darkness and error are still abroad, and an apathetic 
indifference in many quarters so great as to their 
existence, that it recpiires fresh tales of misery and 
suffering to rouse their slumbering energies. But 


that England should be the foremost with her black 
catalogue, is to us the most unaccountable fact of all ! 
If we examine the Report of the Metropolitan Com- 
missioners for 1844, (section 6th) we shall be pre- 
sented with scenes of wretchedness, which are scarcely 
to be conceived as existing in public Institutions 
visited by public functionaries. No classification of 
any description attempted in some of them ; all the 
patients crowded together in ill ventilated, filthy cells, 
without distinction ; males and females sleeping in 
rooms communicating with each other at all hours, 
and scarcely a shred of garment to cover their squalid 
and miserable forms ; handcuffs and handlocks of iron 
still in requisition ; and the wretched sufferer sink- 
ing under the chain encircling his exhausted frame ! 
yet there is some consolation mingled with these 
lamentable facts, when we reflect that they are not 
traceable to that wicked system of heartless selfish- 
ness and traffic which formerly disgraced our nature ; 
but rather to a melancholy deficiency of the means 
that such public Institutions ought to possess, of 
supplying, at all events, the common and necessary 
comforts of life. 

And from identically the same causes, our own 
country has sad announcements to make, calling for 
similar redress. But it is gratifying to know that they 
are few indeed, compared with those just referred to, 
and promise a speedy reform, under the zealous 
energy and perseverance of those who have brought 


them to public light. In the last reports* of the 
Inspectors-general, " Neglect, mismanagement, and dis- 
comfort are complained of, and scenes described which 
" shocked and disgusted" those whose painful duty it 
was to witness them. The melancholy condition of 
two patients in one of these asylums is instanced, " to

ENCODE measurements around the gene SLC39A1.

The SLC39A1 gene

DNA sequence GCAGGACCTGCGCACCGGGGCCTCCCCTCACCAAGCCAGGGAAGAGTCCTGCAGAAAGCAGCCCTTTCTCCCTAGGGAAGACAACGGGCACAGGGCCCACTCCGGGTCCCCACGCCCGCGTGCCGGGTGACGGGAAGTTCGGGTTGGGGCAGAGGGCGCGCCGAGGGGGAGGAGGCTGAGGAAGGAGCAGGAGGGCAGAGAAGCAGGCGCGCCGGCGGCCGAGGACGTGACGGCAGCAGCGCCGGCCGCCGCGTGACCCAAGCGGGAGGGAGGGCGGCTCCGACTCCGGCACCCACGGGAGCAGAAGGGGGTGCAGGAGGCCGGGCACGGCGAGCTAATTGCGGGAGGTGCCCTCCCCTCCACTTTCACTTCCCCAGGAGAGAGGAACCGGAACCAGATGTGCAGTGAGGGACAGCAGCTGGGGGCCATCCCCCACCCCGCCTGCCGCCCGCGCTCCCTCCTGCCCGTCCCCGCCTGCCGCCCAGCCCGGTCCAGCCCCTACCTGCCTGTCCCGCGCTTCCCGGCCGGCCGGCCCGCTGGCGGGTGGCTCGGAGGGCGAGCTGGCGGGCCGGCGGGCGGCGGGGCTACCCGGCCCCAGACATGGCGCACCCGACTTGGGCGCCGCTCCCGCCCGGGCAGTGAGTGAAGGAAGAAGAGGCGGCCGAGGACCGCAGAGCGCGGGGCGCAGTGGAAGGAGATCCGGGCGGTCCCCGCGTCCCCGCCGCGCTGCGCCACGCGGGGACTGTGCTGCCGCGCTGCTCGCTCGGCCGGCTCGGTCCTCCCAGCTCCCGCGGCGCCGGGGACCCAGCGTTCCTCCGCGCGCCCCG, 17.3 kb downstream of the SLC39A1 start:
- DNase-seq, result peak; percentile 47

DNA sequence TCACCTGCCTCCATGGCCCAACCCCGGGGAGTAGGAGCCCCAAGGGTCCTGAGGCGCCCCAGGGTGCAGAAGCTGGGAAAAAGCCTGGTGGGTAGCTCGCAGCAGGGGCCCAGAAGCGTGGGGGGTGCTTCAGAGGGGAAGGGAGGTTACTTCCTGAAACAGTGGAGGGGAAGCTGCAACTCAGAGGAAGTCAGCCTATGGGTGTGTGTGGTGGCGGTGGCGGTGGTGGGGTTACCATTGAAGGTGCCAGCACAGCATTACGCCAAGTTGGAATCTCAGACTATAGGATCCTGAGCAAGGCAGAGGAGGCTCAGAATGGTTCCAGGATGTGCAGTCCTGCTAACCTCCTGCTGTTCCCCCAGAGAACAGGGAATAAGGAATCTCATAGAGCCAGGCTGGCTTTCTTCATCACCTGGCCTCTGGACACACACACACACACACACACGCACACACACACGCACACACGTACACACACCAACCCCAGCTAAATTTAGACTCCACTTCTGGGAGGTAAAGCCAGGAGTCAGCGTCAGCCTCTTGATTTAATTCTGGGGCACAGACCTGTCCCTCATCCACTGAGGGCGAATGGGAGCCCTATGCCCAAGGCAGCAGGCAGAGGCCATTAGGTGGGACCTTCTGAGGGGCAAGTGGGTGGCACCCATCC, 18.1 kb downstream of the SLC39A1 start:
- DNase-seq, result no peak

convey a pretty accurate description of the whole In- 
stitution." One was " a male patient, lying in a so- 
litary cell, (which had no window nor proper ven- 
tilation) on some loose straw, without a particle of 
clothing, except a filthy old blanket wrapped round 
him ; on raising which was found the poor creature 
convulsed with contracted limbs, and altogether in a 
state requiring the constant and judicious treatment 
of a physician." The other was "a female in a similar 
state of nudity and neglect." Such are the revolting- 
facts recorded in the Report of the county and city of 
Kilkenny Local Asylum* for 1844. Again, we find in 
the Report of the Inspectors-general for the same 
year, details of misery and destitution in the Wex- 
ford Local Asylum, which forcibly revive the recol- 
lection of that harrowing history of cruelty and woe 
we have endeavoured to depict elsewhere. The case 
of the unfortunate man Edwards we almost thought 
presented a striking parallel with one we have read in 
another place. The wretched condition in which he 
was found by the able reporter of his state, his final 
delivery and improvement, appear almost a repetition 

* Report for 1844. 


of what we hoped had passed away for ever ! And 
when years shall have rolled on, and that bright 
consummation to which all humanity is so anxiously 
looking forward shall have been accomplished, every 
heart must beat with gratitude for the benevolent 
acts bestowed on that poor creature and his fellow- 
sufferers, by one* who, although a stranger to our 

* The following extracts from the report of the Inspector-general for 1844 
will sufficiently depict what is alluded to here. "On looking in, I saw the 
unfortunate man standing at his cell door, nearly in a state of nakedness, 
chained hy the wrist and ankle, and padlocked ; he wore an old torn jacket 
and short petticoat ; a trencher of potatoes lay on the floor, as also a por- 
ringer of milk. I had the door unlocked, and caused him to be let out, his 
chains to he struck off, and allowed to walk about the place. He was repre- 
sented as a very dangerous idiot ; however, I could perceive that he had 
intellect enough to convince me that he felt grateful so far, for having been 

allowed his liberty. This man's name was Edwards " The female division 

of this establishment was equally wretched and "filthy" — " bed and bed- 
ding very bad" — " neither shoes nor stockings allowed." " In fact there 

was a curtailment (from want of funds) of all the necessaries and comforts